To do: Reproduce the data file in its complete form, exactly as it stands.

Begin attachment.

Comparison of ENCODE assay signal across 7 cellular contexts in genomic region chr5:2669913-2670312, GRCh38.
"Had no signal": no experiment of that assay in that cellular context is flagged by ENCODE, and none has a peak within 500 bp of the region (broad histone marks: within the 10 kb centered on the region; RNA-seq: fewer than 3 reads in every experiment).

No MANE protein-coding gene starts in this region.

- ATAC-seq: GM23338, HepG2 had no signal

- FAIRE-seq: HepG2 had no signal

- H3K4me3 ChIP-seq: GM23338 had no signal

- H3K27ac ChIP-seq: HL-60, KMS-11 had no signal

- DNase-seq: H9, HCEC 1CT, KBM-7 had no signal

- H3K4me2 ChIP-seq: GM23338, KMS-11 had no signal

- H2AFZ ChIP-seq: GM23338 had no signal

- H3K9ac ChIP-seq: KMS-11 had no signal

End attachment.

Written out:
Comparison of ENCODE assay signal across 7 cellular contexts in genomic region chr5:2669913-2670312, GRCh38.
"Had no signal": no experiment of that assay in that cellular context is flagged by ENCODE, and none has a peak within 500 bp of the region (broad histone marks: within the 10 kb centered on the region; RNA-seq: fewer than 3 reads in every experiment).

No MANE protein-coding gene starts in this region.

- ATAC-seq: GM23338, HepG2 had no signal

- FAIRE-seq: HepG2 had no signal

- H3K4me3 ChIP-seq: GM23338 had no signal

- H3K27ac ChIP-seq: HL-60, KMS-11 had no signal

- DNase-seq: H9, HCEC 1CT, KBM-7 had no signal

- H3K4me2 ChIP-seq: GM23338, KMS-11 had no signal

- H2AFZ ChIP-seq: GM23338 had no signal

- H3K9ac ChIP-seq: KMS-11 had no signal